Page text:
G.I. Jobs magazine names HCC one of nation's most veteran-friendly schools

January 06, 2012|By DAN DEARTH |
  • Hagerstown Community College recruitment coordinator Kevin Crawford talks about the opportunities for military veterans at an informational session on Friday.
By Ric Dugan/Staff Photographer

Hagerstown Community College, recently named one of the nation's most veteran-friendly schools, held a seminar Friday to provide those who served with a better understanding of their military benefits.

A little more than a dozen people attended the informational session that was hosted by college officials at the Merle S. Elliott Continuing Education and Conference Center.

"We want to become as military friendly as we can," HCC President Guy Altieri said.

HCC was named a 2012 Military Friendly School by G.I. Jobs magazine, a publication that helps soldiers, sailors, airmen and Marines make the transition from military to civilian life.

The list features 1,518, or 20 percent, of the 8,000 schools in the nation that are doing the most to embrace America's veterans.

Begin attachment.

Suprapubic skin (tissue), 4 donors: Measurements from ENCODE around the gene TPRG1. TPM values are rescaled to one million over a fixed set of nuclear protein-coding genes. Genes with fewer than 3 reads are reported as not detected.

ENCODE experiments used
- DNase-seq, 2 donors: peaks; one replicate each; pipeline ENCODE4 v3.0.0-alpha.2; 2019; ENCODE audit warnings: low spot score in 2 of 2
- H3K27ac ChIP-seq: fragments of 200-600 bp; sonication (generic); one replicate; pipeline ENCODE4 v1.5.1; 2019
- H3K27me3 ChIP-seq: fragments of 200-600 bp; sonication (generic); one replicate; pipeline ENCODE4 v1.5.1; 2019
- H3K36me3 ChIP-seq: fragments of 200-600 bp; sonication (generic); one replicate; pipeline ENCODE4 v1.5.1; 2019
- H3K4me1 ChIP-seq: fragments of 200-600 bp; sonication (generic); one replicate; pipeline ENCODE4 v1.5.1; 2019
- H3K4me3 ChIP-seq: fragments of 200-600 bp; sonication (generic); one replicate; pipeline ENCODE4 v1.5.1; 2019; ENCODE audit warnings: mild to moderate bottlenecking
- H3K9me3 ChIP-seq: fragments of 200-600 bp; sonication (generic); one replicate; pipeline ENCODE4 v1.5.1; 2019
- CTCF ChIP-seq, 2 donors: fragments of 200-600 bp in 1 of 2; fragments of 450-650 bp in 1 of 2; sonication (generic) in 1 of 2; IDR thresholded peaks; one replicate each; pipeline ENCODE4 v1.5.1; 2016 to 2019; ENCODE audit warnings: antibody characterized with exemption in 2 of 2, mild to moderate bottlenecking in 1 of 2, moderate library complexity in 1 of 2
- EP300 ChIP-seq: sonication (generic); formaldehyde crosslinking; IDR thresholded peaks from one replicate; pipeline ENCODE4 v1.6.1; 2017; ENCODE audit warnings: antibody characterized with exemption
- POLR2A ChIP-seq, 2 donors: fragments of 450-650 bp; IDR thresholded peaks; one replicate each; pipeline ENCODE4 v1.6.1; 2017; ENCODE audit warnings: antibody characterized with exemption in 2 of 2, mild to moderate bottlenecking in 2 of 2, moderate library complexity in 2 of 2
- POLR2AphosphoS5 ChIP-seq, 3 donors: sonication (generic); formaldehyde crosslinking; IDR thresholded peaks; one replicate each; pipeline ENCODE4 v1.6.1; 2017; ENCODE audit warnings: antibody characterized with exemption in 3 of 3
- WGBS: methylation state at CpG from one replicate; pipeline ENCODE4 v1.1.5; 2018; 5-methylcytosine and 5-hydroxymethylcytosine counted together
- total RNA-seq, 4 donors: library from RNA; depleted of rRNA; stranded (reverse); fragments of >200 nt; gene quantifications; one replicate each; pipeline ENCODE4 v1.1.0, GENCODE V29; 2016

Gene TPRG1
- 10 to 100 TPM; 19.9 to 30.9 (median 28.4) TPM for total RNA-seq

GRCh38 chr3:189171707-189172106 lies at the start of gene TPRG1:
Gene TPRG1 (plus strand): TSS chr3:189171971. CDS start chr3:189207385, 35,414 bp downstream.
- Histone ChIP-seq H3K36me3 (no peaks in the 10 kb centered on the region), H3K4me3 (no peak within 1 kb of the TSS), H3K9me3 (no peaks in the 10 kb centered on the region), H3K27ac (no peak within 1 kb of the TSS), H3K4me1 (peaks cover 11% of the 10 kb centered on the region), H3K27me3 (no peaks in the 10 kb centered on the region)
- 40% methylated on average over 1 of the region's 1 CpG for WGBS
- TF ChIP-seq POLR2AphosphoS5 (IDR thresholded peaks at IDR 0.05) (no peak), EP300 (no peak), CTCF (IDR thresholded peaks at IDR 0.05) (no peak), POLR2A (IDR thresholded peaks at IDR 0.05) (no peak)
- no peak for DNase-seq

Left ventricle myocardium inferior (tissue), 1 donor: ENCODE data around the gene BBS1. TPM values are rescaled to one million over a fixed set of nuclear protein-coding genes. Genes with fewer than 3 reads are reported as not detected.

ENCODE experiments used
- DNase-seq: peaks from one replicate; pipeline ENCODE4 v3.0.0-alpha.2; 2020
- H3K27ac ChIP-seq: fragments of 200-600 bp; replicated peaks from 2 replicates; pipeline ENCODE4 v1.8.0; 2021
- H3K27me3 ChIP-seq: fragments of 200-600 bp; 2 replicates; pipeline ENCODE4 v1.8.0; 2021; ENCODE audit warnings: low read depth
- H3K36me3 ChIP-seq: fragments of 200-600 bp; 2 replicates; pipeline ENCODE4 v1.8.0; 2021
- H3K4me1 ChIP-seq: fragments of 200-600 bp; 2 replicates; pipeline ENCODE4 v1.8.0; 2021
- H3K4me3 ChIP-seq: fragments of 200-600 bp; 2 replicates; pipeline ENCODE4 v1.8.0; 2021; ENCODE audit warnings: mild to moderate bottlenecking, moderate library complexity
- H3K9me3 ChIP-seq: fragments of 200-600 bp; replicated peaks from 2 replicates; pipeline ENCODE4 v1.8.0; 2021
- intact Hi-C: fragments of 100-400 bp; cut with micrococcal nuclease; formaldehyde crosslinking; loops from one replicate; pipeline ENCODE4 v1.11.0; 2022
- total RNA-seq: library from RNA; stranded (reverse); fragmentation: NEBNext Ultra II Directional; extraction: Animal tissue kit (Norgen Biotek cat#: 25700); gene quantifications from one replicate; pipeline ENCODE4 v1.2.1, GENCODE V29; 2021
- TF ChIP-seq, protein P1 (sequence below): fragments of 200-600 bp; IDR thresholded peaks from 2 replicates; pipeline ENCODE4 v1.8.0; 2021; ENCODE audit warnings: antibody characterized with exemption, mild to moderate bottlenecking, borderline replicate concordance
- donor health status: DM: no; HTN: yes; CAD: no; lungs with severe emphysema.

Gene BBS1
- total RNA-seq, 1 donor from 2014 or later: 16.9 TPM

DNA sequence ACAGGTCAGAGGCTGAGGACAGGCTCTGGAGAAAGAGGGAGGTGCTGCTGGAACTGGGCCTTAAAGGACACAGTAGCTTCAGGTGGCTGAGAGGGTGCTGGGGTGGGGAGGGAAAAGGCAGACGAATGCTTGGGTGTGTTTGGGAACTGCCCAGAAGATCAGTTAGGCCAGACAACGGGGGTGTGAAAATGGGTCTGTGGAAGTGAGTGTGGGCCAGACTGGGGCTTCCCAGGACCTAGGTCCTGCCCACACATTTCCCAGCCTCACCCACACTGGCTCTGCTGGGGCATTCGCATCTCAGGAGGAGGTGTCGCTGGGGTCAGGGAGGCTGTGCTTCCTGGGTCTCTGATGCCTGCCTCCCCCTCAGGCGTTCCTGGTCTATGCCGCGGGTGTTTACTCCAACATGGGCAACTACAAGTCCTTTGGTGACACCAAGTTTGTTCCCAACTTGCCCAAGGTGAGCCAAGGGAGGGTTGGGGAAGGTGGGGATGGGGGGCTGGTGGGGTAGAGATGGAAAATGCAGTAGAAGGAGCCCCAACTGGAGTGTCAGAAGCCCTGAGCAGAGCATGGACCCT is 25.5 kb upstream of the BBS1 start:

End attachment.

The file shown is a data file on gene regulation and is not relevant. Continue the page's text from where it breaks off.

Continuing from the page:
Altieri told the veterans that HCC has helped service personnel start working on their college education while they were still on active duty.

"Online courses are one of the largest areas of growth," Altieri said. "They can start before they're discharged, regardless of where they're stationed. They can start programs and finish programs from bases all over the world — even in combat zones."

Kevin Crawford, HCC recruitment coordinator, said that in some cases, veterans can transfer their military training to college credits.

Among other things, HCC offers a two-year associate degree and one-year certification programs, Crawford said.

The cost of tuition is $106 per credit for Washington County students; $161 per credit for students who live elsewhere in Maryland; and $212 per credit for out-of-state students.

Crawford said the staff at HCC is trained to help veterans schedule classes, obtain financial aid and learn about other military benefits.

To get started, veterans have to fill out a free application and send it to the college's Office of Admissions and Registration, Crawford said. They will need their DD-214 discharge form to verify military service.


To learn more, visit, or

The Herald-Mail Articles